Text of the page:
Other highlights included the Ljubljana Castle, a pink franciscan church and a large cathedral, where we saw the Slovene Minister of Defense surrounded by secret service agents. I guess he enjoys Gothic architecture as well. One of the best parts of our short stay ın Ljubljana was simply sitting at one of the many cafes that line the river boardwalk all around the city and enjoying a Slovene beer or Cockta, a Coke knockoff that became famous during the Iron Curtaın days when real coke was hard to come by. Eventually Coke became readily avaible and Cockta nearly went under but lately the drink has made a huge comeback with Balkan youth (Croatians also drink ıt). I tried it and can write it up as Coke meets Dr Pepper with a hint of cherry.

Our train back to Zagreb was a bit of a hassle. We caught a train that would go half way and then we’d change traıns for the last hour (it was the only option at the time). The first train got to the transfer station in the middle of nowhere no problem but upon arrıval we found out that the second train was more than an hour delayed. We asked a local if there was any food around and the only thing open in a ten mınute walking radius was a fast food stand that sure enough sold Doner Kebab, backpackıng fuel. We all felt a bit out of place while waiting with the locals for our food but in the end it all worked out.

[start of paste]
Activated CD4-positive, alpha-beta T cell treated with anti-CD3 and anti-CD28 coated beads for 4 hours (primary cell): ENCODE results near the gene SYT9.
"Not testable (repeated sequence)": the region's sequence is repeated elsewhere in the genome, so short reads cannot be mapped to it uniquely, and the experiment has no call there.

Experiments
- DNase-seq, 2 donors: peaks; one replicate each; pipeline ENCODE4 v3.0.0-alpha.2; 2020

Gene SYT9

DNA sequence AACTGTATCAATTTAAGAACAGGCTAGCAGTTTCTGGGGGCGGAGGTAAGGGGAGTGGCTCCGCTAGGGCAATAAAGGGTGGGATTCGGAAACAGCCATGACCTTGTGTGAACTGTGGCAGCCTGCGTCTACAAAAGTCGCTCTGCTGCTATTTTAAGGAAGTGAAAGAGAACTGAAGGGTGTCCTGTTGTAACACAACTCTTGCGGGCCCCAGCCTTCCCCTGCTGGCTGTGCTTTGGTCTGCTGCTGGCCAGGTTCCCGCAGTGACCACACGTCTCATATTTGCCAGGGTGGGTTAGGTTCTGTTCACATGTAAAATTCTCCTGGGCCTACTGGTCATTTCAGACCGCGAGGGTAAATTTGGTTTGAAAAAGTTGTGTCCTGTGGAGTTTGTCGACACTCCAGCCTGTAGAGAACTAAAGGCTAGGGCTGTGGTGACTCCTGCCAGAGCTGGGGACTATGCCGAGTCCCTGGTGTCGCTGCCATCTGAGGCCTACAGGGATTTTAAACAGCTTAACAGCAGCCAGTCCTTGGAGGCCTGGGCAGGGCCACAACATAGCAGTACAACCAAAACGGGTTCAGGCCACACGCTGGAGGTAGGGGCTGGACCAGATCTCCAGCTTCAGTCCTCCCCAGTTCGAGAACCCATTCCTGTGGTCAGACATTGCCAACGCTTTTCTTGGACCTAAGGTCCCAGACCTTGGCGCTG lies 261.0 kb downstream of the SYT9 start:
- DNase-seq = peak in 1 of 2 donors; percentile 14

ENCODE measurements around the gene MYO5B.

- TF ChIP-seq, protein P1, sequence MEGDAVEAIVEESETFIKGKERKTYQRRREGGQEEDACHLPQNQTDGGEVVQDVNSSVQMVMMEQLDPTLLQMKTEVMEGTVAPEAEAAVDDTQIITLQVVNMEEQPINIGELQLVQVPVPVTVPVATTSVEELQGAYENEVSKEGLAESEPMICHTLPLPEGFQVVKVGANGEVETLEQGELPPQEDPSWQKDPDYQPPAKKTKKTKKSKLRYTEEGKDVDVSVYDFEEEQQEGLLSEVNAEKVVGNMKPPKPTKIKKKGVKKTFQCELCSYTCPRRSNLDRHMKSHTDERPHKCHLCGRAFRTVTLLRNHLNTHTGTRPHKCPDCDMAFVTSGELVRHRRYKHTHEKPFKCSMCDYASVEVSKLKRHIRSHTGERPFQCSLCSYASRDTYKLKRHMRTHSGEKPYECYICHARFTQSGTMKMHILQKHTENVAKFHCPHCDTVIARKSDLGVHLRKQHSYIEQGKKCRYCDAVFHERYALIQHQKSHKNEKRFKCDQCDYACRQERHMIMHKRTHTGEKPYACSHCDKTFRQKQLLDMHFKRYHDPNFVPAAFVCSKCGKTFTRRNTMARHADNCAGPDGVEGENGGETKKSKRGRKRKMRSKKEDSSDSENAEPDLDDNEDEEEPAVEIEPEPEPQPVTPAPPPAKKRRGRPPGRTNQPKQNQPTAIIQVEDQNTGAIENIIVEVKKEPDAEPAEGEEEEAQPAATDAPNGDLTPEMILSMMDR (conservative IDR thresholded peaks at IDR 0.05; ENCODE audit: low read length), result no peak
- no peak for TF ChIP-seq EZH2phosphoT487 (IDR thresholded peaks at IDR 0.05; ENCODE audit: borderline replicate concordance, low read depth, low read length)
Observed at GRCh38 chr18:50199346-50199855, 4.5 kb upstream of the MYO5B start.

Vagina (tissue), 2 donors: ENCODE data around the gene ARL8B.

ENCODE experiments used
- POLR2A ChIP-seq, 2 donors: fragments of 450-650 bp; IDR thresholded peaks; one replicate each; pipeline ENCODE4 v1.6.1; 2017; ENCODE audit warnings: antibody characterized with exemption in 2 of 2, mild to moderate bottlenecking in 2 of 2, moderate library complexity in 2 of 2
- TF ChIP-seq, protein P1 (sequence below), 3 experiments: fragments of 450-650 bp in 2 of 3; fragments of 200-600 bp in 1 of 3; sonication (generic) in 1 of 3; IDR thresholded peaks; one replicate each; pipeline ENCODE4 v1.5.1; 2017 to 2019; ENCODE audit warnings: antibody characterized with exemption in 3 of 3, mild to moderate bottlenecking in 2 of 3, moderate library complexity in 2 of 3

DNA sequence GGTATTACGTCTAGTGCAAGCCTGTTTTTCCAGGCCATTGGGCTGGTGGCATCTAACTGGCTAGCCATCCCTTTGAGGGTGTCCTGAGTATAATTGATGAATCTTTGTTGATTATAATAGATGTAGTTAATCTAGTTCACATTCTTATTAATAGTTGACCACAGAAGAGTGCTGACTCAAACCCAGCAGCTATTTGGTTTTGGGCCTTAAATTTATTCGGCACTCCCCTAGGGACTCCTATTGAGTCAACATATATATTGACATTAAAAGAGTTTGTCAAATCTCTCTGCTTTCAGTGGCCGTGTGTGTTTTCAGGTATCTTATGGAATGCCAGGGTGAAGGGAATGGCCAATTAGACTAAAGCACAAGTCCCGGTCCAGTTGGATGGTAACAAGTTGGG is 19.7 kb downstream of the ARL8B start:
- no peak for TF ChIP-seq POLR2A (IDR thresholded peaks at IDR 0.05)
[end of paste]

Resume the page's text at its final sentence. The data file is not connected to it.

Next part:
The next morning we caught an early bus to Zadar, Croatia on the Dalmatia coast.

Day 19 & 20: Zagreb, Croatia

This was our first stop in Croatia, which is the country that we will be seeing the most of. Our train from Budapest to Zagreb was nice. Southern Hungary is very flat similar to American farm land. The trip was quite beautiful however and we got to pass Lake Balaton, which is a large body of water which serves as a place for Hungarians to vacation.